Our thoughts are with their families. We will remember their dedication, compassion and courage.

As we honour the recently fallen, we also pay tribute to the many in WFP and across the humanitarian community selflessly striving day in, day out, to meet the pressing needs of the vulnerable, hungry poor in hotspots around the world. With 80 percent of humanitarian work now in countries and regions affected by conflict, the task of giving life-saving assistance is increasingly, for too many colleagues, life-threatening.

Today, too often, feeding the hungry demands unlimited courage and boundless commitment from those on the front line. Humanitarians, including our WFP colleagues, must be fearless. I am honoured to say I work with 14,000 of the bravest, hardest working people on earth. During my tenure as WFP Executive Director, I’ve witnessed their personal sacrifices, shared their tears and personally witnessed the losses. Just a few days ago, I stood in the ruins of a colleague’s home in the Yemeni capital, Sana’a.
As securing the access we need to provide impartial assistance becomes increasingly difficult in places like Yemen and South Sudan, more is asked of humanitarian actors than ever before. We thank all those who serve for the inspiration they give all of us every day.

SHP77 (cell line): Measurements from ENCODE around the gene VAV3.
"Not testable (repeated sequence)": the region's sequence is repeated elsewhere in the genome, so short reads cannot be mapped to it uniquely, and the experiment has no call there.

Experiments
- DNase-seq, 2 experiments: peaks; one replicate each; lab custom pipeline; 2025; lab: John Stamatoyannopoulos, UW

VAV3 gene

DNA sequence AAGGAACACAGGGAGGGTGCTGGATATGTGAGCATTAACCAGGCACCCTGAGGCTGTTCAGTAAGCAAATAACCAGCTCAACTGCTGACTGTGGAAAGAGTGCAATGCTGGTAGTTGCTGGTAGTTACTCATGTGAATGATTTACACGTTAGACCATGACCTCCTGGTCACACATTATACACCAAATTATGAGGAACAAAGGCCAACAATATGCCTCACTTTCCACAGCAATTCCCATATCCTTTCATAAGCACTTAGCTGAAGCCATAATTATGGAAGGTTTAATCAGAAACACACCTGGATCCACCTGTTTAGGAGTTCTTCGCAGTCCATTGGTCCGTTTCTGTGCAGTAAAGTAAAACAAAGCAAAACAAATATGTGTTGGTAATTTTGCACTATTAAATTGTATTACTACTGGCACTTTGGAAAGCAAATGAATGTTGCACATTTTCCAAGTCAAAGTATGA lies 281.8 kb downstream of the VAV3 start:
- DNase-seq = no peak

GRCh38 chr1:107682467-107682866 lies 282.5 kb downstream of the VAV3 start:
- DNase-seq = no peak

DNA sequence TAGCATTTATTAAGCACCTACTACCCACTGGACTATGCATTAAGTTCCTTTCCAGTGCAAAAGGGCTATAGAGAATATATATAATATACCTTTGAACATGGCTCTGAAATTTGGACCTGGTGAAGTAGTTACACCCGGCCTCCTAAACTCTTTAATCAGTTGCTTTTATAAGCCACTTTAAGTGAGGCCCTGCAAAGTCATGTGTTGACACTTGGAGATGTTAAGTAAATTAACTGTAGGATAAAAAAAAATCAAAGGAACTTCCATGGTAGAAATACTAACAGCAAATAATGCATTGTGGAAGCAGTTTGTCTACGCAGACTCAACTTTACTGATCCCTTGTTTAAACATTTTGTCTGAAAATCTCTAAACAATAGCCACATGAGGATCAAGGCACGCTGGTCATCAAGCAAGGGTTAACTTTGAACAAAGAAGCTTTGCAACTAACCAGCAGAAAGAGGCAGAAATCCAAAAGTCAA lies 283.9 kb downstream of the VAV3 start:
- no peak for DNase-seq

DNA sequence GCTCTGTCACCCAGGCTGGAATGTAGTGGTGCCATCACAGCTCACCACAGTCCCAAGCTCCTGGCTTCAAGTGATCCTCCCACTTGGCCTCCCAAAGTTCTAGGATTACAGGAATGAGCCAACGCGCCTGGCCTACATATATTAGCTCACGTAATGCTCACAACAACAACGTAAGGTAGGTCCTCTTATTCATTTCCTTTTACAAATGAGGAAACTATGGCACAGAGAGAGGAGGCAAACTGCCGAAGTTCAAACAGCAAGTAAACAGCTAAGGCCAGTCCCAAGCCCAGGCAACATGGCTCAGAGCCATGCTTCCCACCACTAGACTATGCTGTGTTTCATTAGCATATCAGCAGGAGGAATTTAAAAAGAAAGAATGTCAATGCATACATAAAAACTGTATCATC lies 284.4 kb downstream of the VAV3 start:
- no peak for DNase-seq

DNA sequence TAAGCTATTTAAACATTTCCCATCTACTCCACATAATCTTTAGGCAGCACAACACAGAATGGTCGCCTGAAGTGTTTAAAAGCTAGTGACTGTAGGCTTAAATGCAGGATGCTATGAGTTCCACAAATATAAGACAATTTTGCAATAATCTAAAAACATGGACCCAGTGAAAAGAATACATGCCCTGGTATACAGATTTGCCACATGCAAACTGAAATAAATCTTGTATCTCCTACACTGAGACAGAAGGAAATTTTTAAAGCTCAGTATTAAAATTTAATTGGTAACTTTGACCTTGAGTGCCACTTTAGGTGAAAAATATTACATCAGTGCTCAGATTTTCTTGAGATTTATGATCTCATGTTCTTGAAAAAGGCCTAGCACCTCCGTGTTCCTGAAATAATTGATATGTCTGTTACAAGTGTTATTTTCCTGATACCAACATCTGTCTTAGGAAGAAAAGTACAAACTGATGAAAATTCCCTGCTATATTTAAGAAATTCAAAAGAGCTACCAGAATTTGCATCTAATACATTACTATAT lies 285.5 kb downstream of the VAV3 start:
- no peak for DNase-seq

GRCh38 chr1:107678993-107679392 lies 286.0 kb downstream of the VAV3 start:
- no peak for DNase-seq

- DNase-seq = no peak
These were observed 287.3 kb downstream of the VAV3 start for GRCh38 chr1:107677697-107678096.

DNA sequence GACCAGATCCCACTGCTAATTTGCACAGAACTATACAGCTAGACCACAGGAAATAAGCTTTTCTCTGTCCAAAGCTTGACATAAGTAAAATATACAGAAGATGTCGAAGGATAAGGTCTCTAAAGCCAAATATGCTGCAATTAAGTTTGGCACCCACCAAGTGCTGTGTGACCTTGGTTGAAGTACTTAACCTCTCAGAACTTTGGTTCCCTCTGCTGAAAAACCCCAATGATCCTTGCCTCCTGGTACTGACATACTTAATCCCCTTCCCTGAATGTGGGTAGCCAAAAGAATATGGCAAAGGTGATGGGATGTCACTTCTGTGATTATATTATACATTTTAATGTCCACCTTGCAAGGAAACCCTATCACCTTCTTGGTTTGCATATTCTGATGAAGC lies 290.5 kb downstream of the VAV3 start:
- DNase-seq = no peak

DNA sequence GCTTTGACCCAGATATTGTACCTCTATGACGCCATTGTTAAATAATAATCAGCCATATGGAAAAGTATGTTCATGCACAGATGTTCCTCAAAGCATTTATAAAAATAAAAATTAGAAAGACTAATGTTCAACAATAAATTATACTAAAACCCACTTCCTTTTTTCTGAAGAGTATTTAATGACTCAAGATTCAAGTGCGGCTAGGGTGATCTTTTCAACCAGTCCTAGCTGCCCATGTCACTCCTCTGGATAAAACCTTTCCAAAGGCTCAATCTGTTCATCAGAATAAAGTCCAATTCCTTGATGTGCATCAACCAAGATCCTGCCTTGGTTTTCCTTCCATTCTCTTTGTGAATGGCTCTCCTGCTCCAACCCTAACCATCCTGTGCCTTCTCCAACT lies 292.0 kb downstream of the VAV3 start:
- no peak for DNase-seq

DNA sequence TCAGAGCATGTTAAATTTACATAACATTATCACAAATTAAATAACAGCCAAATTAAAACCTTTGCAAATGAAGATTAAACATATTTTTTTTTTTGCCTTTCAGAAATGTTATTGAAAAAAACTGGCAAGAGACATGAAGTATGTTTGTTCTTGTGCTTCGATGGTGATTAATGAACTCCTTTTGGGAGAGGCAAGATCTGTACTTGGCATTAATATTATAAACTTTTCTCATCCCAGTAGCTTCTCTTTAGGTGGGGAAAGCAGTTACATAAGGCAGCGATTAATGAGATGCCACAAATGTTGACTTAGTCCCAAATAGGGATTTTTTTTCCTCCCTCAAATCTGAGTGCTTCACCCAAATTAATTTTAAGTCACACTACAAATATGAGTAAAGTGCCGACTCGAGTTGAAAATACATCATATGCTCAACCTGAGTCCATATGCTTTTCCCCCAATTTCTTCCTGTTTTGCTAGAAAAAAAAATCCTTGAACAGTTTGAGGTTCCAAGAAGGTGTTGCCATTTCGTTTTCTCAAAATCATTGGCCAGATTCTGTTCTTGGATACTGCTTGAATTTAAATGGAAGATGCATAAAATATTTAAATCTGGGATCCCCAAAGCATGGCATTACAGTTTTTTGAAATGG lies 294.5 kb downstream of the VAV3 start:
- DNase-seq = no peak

Ertharin Cousin, World Food Programme.

Statement by Dr. Babatunde Osotimehin, Executive Director, UNFPA. World Humanitarian Day is observed on August 19, 2015.

Nearly 60 million people are forcibly displaced by conflict, war and persecution, the largest number since the United Nations was created 70 years ago in the ashes of the Second World War. And due to climate change, the frequency and severity of natural disasters is increasing, with more than 400 disasters last year alone.

Today on World Humanitarian Day, we express strong solidarity with the women, men, youth and children who are suffering from humanitarian emergencies worldwide. And we salute the humanitarian workers who strive to meet their needs and uphold human rights and dignity. UNFPA, the United Nations Population Fund, joins the #ShareHumanity campaign to tell the stories behind humanitarian crises.

Zainab and Nigo, were abducted by Boko Haram in Nigeria, but managed to escape. Their courage has been an inspiration to others. “Despite the fear, I did not lose hope,” Nigo said. In Afghanistan, Zarmina was abducted and forced into sexual slavery. Then, her mother organized to rescue her. UNFPA supports survivors like Nigo, Zainab and Zarmina, as we work to prevent and respond to gender-based violence. UNFPA also works closely with community members, who are often the best, most knowledgeable emergency responders.